Autor: Bruce Bartlett

b. doradca ds. ekonomicznych prezydenta USA

The Secret of Herman Cain’s Political Success

Short answer: It’s because he’s black and a Republican. Let me explain.

Republicans have long had a conflicted relationship with African Americans. Their party came into existence for the purpose of ending slavery. The Compromise of 1850 and Kansas-Nebraska Act were widely viewed throughout the North as sell-outs to slave owners and there was revulsion against the Whig Party for failing to mount any meaningful opposition to them. In the election of 1854, the Whigs collapsed and Democrats suffered heavy losses throughout the North.

At that point, the Democrats largely became a sectional party based in the South and dedicated to the preservation of slavery. The Republican Party arose from the ashes of the Whig Party and was dedicated to the abolition of slavery. It ran its first presidential candidate in 1856, electing former Whig congressman Abraham Lincoln as president in 1860, after the Democrats split into a pro slavery faction headed by Sen. Stephen Douglas of Illinois and a really pro slavery faction headed by former Vice President John Breckenridge of Kentucky.

After the Civil War, Republicans in Congress passed a number of measures to aid the former slaves, many over the veto of President Andrew Johnson, a Democrat who Lincoln put on the ticket in 1864 to show that the fight to preserve the Union was bipartisan. In addition to the 13th, 14th, and 15th amendments to the Constitution, Republicans established a Freedmen’s Bureau to assist the former slaves and protect them from their former masters. In 1875, Republicans enacted a civil rights act very similar to the Civil Rights Act of 1964. Unfortunately, the 1875 act was later gutted by the Supreme Court and Democratic congresses.

By 1876, the Democrats had made a significant comeback and almost won the presidency. Republican Rutherford B. Hayes was forced to make a deal with southerners to gain the White House that involved a pull-out of federal troops from the South and an end to aggressive efforts to aid former slaves. Supreme Court decisions throughout the late 19th century restricted the ability of the federal government to protect the rights of southern blacks, which led to the reestablishment of de facto slavery during the Jim Crow era. Southern blacks were routinely denied the right to vote, terrorized by racist groups such as the Ku Klux Klan, and discriminated against in ways too numerous to mention.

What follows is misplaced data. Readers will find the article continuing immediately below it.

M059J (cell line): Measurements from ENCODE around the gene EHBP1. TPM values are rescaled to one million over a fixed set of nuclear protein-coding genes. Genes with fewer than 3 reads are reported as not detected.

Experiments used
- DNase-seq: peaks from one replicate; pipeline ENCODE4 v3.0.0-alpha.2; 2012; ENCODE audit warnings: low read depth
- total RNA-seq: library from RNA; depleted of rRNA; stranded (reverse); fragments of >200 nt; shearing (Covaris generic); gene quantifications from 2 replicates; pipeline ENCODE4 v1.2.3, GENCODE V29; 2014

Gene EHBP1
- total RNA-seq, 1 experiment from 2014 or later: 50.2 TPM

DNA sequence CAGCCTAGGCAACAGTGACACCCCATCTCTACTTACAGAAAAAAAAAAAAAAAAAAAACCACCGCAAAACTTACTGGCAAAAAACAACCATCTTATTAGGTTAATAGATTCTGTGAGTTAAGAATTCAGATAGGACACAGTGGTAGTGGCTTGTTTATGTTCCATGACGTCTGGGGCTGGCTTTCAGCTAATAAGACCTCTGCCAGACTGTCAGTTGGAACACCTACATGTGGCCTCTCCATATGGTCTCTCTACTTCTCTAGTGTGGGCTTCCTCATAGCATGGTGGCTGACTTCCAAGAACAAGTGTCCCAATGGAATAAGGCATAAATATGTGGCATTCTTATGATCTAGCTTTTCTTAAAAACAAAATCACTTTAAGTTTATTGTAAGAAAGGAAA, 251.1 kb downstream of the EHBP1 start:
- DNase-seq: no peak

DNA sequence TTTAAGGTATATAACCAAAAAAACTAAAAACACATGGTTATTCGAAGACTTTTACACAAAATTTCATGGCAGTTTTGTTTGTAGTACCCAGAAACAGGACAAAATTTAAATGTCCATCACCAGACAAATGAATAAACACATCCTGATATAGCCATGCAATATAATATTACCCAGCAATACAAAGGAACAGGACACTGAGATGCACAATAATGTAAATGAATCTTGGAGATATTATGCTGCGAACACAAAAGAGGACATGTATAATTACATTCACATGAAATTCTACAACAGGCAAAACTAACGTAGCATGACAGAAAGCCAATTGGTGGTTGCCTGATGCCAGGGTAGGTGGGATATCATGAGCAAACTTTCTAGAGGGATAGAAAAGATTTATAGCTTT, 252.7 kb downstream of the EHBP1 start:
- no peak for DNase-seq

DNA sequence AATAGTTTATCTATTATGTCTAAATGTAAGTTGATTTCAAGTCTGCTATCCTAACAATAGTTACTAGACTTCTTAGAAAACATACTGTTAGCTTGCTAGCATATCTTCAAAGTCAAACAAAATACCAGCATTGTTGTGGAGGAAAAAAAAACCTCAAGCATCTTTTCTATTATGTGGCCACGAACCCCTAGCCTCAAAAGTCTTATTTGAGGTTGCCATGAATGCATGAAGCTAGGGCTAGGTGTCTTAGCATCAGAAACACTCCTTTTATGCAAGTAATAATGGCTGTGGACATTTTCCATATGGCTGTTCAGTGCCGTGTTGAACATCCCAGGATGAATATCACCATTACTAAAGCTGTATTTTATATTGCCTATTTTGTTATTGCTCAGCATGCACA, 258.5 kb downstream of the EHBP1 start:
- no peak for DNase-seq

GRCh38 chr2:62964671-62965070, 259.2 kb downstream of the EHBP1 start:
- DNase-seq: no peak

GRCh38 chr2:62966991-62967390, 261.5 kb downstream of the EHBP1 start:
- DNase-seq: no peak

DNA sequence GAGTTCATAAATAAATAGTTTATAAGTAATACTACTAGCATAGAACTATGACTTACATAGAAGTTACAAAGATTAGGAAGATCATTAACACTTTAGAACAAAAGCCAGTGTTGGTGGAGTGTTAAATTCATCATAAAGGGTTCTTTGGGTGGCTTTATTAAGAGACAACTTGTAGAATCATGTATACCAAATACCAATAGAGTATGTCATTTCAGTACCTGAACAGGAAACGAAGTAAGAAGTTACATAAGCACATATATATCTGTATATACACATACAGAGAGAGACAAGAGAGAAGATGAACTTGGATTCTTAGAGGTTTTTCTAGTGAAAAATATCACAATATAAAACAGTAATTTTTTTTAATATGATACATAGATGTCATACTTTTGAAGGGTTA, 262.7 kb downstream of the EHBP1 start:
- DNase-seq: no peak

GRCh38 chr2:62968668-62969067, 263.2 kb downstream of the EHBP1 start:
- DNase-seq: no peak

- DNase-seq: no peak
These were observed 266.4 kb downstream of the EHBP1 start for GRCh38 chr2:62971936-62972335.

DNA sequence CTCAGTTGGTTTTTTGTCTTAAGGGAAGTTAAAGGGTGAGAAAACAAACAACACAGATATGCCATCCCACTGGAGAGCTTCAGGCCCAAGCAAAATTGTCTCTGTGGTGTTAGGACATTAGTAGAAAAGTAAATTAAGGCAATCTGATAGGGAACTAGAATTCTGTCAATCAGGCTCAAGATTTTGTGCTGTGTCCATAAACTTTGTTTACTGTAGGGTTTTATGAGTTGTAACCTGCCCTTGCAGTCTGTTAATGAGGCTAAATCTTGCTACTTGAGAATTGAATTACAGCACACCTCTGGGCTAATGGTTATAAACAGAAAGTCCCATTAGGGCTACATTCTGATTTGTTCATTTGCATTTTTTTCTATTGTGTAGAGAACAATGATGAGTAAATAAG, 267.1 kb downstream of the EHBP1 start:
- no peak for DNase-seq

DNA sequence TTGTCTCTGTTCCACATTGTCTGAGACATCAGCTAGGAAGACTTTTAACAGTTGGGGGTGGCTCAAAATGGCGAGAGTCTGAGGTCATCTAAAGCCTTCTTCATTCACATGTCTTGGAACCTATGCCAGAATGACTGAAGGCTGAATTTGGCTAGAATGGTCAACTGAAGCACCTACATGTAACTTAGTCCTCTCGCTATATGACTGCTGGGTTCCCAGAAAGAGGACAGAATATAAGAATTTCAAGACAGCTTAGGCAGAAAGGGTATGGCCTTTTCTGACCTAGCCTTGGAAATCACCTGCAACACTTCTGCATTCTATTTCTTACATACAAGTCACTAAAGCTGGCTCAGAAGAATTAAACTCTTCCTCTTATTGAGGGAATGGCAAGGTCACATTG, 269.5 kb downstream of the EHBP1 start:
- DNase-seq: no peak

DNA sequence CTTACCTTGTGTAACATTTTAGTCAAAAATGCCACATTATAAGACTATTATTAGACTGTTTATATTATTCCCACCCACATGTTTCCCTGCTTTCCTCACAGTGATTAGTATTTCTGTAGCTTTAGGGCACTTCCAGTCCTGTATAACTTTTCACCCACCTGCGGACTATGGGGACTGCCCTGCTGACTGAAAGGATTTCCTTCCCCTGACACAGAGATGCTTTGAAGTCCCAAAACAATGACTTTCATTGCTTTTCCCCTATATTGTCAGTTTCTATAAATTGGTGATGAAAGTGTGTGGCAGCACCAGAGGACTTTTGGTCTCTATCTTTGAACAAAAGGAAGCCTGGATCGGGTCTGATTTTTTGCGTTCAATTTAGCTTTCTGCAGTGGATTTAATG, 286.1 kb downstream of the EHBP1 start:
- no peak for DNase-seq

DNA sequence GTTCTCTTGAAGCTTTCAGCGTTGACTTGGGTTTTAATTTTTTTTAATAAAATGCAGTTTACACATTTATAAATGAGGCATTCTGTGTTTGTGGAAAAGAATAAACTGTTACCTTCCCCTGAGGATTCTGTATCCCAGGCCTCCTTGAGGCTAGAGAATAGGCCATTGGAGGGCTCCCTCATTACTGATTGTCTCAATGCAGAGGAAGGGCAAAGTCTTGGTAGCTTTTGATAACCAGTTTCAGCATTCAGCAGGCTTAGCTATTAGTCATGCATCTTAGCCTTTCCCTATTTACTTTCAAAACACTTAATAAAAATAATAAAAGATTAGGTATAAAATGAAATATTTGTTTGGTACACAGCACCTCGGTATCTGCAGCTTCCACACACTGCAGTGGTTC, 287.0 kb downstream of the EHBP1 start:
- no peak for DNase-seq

Republicans were sympathetic to the plight of African Americans, but Supreme Court rulings gave the president very little authority to help them. And Senate filibusters by southern Democrats blocked Republican efforts to enact new laws to protect voting rights and prosecute the awful practice of lynching.

Restrictions on the voting rights of blacks caused the Republican Party in the South to disintegrate following the end of Reconstruction and that region was solidly Democratic until the 1970s. Unfortunately, one consequence is that Republicans had little to gain, politically, from helping African Americans since the bulk of them lived where they could not vote.

Nevertheless, blacks voted Republican wherever they could because the GOP was the party of Lincoln, who freed them from bondage. Sadly, this led Republicans to take their votes for granted. In the 1930s, blacks had enough with Republican indifference and a majority of them became Democrats. But Republicans continued to get a third of the black vote until 1964, when it fell to just 6 percent. No Republican presidential candidate has gotten more than 15 percent since that time.

The cause of the collapse of the Republican black vote was 1964 Republican presidential nominee Sen. Barry Goldwater’s vote against the Civil Rights Act of 1964 on constitutional grounds. He had been advised by both Yale law professor Robert Bork and prominent Phoenix attorney William Rehnquist, later chief justice of the Supreme Court, that the 1964 act was unconstitutional for the same reasons the 1875 act had been found unconstitutional.